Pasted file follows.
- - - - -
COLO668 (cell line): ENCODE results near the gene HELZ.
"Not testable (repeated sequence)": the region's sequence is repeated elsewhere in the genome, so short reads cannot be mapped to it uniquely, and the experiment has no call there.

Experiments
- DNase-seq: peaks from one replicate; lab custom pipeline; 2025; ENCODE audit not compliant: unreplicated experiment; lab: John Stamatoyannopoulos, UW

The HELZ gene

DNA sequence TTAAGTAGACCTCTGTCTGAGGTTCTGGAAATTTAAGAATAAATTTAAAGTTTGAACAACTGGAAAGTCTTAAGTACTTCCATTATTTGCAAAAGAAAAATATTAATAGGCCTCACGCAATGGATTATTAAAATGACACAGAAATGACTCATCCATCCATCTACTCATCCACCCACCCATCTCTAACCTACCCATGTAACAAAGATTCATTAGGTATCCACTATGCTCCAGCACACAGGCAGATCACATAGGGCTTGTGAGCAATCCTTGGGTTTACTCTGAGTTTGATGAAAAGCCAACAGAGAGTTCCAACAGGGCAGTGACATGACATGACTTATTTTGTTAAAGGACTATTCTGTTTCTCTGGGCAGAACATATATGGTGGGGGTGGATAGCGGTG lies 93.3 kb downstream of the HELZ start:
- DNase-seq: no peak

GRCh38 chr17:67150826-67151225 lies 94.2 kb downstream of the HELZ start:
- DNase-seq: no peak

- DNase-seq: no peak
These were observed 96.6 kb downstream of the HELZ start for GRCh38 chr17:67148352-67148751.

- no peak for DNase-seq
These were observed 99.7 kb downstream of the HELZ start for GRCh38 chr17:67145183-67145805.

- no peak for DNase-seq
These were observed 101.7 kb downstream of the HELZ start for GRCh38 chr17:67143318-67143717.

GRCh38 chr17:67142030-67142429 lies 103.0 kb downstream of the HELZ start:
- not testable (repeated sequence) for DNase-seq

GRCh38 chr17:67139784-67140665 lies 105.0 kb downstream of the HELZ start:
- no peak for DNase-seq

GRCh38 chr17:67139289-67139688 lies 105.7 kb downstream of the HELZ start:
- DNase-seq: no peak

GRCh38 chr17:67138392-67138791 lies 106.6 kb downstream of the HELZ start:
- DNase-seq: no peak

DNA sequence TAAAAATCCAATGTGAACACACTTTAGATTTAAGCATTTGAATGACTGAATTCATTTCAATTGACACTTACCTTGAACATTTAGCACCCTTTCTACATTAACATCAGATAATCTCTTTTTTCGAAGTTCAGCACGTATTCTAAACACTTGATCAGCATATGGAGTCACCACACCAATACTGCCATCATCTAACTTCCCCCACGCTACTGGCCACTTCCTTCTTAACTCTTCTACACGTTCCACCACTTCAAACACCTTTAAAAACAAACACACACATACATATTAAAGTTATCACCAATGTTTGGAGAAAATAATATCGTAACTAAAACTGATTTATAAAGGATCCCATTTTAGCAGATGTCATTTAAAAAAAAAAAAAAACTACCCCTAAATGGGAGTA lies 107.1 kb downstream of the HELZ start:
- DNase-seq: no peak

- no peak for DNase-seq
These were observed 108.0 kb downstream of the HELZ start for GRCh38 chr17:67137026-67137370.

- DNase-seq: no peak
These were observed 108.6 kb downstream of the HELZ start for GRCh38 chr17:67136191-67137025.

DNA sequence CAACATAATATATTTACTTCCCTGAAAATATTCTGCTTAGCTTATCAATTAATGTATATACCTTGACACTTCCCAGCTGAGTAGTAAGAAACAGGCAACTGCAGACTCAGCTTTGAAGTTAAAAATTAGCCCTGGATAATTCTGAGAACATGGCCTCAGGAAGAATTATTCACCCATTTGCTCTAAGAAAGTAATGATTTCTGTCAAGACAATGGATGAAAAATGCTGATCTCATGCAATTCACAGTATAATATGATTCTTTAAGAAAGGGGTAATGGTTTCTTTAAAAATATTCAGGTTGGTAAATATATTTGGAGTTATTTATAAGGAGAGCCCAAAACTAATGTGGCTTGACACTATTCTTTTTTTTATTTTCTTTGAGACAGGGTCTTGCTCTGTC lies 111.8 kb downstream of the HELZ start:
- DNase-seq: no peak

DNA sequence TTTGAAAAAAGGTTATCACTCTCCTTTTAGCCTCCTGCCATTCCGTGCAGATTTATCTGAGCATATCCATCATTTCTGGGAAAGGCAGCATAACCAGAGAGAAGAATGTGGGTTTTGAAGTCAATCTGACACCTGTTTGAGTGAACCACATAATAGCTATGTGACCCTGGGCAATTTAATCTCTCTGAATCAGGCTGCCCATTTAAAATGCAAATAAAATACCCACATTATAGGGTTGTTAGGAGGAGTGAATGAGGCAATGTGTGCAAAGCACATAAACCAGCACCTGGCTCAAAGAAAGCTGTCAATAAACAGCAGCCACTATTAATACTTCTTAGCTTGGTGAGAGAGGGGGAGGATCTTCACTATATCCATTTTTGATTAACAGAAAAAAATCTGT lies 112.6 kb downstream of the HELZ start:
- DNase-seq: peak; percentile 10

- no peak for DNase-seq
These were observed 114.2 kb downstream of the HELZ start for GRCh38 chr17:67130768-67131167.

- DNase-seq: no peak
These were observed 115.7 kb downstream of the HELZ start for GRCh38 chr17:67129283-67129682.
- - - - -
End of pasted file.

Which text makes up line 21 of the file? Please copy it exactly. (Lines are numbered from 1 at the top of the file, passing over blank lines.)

- DNase-seq: no peak